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Are Women More Susceptible to Corruption than Men?

Sabina Panth's picture

The gender dimensions of corruption have typically been approached from the point of view of whether women are less corrupt than men and whether women are disproportionately affected by corruption. While the concept of women inherently possessing a higher level of integrity has been challenged, studies have confirmed that women do indeed bear significant negative consequences from corruption, at least in fragile states and weak institutional settings.  In an article published on Transparency International's Anti-Corruption Research Network, Farzana Nawaz discusses these issues, the highlights of which I will cover in this blog. 

Studies have shown that there is indeed a link between higher representation of women in public institutions and lower levels of corruption.  But this correlation could stem from ‘fairer systems’ and democratic institutions that promote gender equality and tender more effective systems for checks on corruption.  Gender roles can also be a factor in women’s lesser involvement in corruption. Women typically have greater responsibility for child care and this can make them risk-averse and thereby more reluctant to engage in corrupt activities. Women’s limited participation in the public sphere also makes them more likely to be excluded from networks that propagate corrupt activities. 

Studies have found that corruption has a profound impact on women’s access to resources, particularly public services.  As primary caretakers for families, women have greater need for essential services such as health, education, water and sanitation.  As a vulnerable group globally, women are less likely to be aware of their entitlement. Generally speaking, their income level is also lower and they lack influence to seek alternatives to bribes.  Often, these impediments result in women receiving poor quality services or rather simply being denied from accessing essential services. For instance, in Bangalore, India, one of every two women in maternity hospitals had to pay extra money for a physician to be present at the birth of their child.  After childbirth, the research found that a staggering 70% of patients were asked to pay to see their own babies.  In another case, 22 percent of female secondary school students in Bangladesh were found paying fee to register for a stipend program for which they were entitled to enroll for free.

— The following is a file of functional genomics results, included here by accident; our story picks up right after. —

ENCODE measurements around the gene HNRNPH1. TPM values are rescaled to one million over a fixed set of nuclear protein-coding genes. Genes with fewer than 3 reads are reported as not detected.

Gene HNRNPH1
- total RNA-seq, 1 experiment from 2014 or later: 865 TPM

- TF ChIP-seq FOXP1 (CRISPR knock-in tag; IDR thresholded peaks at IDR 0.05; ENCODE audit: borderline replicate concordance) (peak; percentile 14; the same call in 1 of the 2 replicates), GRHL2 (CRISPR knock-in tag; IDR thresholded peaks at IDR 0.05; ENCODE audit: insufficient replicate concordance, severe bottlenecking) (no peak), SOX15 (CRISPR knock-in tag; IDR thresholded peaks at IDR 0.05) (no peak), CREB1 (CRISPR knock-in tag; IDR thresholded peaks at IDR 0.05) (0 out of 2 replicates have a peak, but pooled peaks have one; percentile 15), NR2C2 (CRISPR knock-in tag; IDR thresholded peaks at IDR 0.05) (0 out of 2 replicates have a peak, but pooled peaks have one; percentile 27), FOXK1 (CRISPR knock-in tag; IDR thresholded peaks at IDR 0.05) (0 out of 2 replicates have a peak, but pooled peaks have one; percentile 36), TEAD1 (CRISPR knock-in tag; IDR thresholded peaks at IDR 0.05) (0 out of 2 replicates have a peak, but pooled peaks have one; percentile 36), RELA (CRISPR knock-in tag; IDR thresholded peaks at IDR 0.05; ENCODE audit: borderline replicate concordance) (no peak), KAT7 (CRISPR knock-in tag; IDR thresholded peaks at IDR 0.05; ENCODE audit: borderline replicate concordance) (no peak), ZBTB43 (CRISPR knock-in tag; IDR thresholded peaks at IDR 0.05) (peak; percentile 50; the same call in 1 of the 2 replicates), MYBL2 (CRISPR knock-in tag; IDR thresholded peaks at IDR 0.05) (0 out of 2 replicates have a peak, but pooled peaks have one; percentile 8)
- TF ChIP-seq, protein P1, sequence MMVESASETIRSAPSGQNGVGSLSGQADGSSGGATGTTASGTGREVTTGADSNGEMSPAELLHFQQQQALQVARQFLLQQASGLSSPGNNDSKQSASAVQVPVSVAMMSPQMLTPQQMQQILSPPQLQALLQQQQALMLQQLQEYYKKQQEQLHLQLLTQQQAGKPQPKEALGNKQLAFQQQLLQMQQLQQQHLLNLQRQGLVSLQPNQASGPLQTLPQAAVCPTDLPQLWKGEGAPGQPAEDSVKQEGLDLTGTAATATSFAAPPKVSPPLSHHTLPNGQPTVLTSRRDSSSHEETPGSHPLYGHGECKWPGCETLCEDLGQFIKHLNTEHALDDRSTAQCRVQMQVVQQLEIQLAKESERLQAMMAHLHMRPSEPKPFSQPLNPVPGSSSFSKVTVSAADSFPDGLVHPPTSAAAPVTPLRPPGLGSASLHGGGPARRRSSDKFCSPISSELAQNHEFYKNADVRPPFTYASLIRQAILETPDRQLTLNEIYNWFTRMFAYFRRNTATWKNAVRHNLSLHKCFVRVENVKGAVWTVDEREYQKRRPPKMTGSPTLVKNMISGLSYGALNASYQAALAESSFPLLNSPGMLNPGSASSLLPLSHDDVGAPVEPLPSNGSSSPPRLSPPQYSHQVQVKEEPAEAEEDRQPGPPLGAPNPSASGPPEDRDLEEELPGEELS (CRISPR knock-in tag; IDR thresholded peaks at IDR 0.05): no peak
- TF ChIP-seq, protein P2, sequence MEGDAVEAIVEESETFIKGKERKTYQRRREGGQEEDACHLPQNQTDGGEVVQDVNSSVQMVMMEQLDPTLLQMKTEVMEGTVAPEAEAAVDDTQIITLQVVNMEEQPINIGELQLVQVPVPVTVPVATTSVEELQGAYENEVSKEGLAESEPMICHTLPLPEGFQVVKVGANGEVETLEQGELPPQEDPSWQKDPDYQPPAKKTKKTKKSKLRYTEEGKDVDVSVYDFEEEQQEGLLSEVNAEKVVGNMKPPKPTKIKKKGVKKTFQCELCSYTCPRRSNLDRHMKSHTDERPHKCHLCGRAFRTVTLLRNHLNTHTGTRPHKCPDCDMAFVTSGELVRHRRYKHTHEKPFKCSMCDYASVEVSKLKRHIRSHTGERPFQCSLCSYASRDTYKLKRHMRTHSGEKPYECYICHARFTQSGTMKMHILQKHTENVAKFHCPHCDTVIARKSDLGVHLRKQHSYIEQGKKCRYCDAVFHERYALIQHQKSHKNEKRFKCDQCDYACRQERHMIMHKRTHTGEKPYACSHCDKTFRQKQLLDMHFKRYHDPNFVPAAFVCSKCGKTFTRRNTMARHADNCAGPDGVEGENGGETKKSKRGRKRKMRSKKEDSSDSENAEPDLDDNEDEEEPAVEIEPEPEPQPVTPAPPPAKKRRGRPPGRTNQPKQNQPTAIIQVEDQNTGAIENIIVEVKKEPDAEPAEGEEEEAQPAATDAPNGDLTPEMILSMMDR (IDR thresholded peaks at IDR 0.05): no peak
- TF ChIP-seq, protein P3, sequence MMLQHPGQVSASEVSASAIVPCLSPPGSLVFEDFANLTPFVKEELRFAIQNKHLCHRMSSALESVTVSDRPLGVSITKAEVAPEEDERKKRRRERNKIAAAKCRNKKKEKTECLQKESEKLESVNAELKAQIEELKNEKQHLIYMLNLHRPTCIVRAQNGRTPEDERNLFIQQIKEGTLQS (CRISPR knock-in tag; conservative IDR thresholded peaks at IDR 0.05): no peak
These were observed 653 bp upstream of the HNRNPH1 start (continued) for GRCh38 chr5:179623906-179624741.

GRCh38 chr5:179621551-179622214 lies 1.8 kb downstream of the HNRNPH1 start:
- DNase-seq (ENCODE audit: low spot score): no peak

When women are compelled to bribe, it generally takes the form of sexual favors.  According to Ms. Nawaz, some of the most serious evidence of sexual extortion for access to services can be found in cases of sexual abuse in schools.  For example, a survey in Botswana revealed that, of the girls interviewed, 67 percent had been subjected to sexual harassment by teachers and 10 percent had consented to sex for fear of reprisals. When the act results in pregnancy, the impact of corruption on women takes on yet another dimension, since not only are they required to pay “bribes’ in the form of sex but they also run the risk of being expelled from school, thus being deprived of valuable education. 

Farzana Newaz, in her report, recommends that policy interventions to combat systemic corruption on women should pay closer attention to the socio-economic and cultural norms that shape how women live their lives as well as the institutional barriers they face.  Likewise, corruption should be acknowledged as a serious impediment in addressing/achieving gender equity and women’s participation in governance, and since sexual extortion is a specific form of corruption that affects women in widely disproportionate numbers, this should be incorporated in the analysis and measurement of corruption.